“Sanctioning and trustworthiness across ethnic groups: Experimental evidence from Afghanistan” (with Ian Levely; Revise and resubmit in Journal of Public Economics)
We show how sanctioning is more effective in increasing cooperation between groups than within groups. We study this using a trust game among ethnically diverse subjects in Afghanistan. In the experiment, we manipulate i) sanctioning and ii) ethnic identity. We find that sanctioning increases trustworthiness in cross-ethnic interactions, but not when applied by a co-ethnic. While we find higher in-group trustworthiness in the absence of sanctioning, the availability and use of the sanction closes this gap. This has important implications for understanding the effect of institutions in developing societies where ethnic identity is salient. Our results suggest that formal institutions for enforcing cooperation are more effective when applied between, rather than within, ethnic groups, due to behavioral differences in how individuals respond to sanctions.
Full paper | CESifo Working paper
“Effects of Poverty on Impatience: Preferences or Inattention?” (with Michal Bauer, Julie Chytilová, and Ian Levely; Revise and resubmit in The Economic Journal)
We study two psychological channels how poverty may increase impatient behavior – an effect on time preference and reduced attention. We measured discount rates among Ugandan farmers who made decisions about when to enjoy entertainment instead of working. We find that experimentally induced thoughts about poverty-related problems increase the preference to consume entertainment early and delay work. The effect is equivalent to a 27 p.p. increase in the intertemporal rate of substitution. Using monitoring tools similar to eye tracking, a novel feature for this subject pool, we show this effect is not due to a lower ability to sustain attention.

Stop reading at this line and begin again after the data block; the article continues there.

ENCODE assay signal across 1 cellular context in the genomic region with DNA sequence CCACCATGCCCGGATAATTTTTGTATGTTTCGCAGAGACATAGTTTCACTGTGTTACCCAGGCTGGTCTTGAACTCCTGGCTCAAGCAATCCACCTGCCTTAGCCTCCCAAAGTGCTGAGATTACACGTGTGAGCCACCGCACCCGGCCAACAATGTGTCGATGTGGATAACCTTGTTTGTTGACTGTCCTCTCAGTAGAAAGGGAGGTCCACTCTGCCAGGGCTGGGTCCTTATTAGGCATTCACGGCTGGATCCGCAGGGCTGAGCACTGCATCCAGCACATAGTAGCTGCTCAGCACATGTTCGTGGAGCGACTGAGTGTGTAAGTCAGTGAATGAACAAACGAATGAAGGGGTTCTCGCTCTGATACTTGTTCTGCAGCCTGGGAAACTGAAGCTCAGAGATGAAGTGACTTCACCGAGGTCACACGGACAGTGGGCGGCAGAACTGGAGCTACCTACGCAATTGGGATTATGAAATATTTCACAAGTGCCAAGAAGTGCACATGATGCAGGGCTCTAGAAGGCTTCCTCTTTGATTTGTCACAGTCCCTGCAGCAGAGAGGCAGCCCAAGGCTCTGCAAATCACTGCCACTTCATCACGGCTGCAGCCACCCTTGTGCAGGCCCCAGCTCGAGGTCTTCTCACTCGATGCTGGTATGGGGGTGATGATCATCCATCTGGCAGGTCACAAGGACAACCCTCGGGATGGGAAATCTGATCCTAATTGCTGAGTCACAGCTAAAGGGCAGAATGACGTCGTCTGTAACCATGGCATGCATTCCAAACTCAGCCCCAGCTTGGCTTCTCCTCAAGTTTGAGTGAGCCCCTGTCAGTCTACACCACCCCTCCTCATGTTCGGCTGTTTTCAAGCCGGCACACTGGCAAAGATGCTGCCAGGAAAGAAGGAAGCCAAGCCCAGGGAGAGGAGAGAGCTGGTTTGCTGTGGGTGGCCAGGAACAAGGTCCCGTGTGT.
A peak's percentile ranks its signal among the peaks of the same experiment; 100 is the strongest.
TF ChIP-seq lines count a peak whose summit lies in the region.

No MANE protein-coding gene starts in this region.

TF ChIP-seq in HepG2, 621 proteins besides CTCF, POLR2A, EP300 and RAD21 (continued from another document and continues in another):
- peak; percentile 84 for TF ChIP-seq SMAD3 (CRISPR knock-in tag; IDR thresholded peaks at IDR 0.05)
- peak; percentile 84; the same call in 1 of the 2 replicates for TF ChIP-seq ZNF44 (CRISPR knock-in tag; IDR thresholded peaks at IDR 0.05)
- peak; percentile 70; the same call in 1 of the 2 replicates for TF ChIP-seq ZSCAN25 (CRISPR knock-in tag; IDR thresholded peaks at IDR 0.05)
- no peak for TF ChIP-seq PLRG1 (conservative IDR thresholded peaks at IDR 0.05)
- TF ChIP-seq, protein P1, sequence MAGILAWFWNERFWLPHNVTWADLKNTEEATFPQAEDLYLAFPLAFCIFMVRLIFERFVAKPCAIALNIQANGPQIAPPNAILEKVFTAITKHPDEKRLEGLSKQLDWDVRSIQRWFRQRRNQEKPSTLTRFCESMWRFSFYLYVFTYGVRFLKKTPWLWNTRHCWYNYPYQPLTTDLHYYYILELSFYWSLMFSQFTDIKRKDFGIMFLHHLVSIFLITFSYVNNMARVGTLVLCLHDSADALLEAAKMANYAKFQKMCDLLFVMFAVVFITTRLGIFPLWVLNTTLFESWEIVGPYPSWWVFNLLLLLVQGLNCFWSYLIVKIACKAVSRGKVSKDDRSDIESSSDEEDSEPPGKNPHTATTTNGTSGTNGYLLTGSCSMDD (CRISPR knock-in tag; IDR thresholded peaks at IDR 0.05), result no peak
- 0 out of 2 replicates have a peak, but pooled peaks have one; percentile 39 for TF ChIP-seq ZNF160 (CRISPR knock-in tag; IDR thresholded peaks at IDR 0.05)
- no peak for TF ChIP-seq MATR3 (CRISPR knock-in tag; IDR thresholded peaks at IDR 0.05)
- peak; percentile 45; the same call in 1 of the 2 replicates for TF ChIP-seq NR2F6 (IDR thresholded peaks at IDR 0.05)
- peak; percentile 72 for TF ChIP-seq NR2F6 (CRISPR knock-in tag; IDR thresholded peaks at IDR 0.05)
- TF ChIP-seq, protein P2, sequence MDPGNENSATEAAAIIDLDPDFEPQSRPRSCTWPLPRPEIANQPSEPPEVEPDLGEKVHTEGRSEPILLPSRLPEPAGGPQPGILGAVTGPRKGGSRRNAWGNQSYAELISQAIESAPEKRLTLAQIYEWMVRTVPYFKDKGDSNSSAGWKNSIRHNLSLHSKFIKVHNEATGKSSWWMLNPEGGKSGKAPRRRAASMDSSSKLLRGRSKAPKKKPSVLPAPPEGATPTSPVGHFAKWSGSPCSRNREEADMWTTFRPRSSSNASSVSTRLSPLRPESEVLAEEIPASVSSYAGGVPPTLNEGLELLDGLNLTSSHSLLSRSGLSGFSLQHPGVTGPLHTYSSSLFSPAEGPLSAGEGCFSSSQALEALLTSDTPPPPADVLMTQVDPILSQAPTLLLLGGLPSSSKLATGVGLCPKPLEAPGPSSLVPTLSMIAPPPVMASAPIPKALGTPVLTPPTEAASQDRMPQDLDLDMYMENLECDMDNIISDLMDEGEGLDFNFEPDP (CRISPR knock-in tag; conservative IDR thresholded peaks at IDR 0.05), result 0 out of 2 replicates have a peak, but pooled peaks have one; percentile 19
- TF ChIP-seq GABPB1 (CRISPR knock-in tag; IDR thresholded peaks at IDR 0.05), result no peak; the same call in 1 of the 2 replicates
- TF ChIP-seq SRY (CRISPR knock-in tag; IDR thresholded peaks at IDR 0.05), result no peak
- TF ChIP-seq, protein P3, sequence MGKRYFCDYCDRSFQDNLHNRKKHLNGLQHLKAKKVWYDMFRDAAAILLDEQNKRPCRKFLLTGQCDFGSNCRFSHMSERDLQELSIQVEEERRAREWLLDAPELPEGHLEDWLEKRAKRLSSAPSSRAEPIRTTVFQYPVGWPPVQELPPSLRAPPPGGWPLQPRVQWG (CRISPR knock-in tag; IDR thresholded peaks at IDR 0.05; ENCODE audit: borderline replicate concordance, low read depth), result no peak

Full paper | CEPR Discussion paper
Work in progress
- “Sanctions, Trustworthiness and Business Formalization in Malawi” (with Francisco Moraes Leitao Campos, Markus Goldstein, and Ian Levely)
- “Racial Discrimination in Seeking Advice” (with Ulrich Glogowsky and Johannes Rincke) [AEA RCT Registry]
- “The Importance of First Impressions: Reducing Mistreatment of Migrant Domestic Workers” (with Toman Barsbai, Victoria Licuanan, Andreas Steinmayr, Erwin Tiongson, and Dean Yang) [AEA RCT Registry 1] [AEA RCT Registry 2]
- “A Design-Based Approach Towards Understanding Gender Differences in Tournament Entry” (with Roel van Veldhuizen) [AEA RCT Registry]
- “Identifying and teaching high-growth entrepreneurship: Experimental evidence from entrepreneurship academies for university students in Uganda” (with Kristina Czura, Michael Kaiser, Timm Opitz, and Brendan Shanks) [AEA RCT Registry]
- “Caste differences in risk sharing attitudes” (with Tushi Baul)
Labor market (non-) discrimination of women in expected motherhood: Experimental evidence (A study for the Institute for Democracy and Economic Analysis IDEA; in Czech; 2015)
Three practical guidebooks prepared for a Czech NGO “People in Need” (with Ian Levely; 2014)
- Livelihood development: A practical guide to administering PIN livelihood development programs
- Impact evaluation: A practical guide to designing and administering impact evaluations of PIN programs
- Data collection: A practical guide to collecting data in developing countries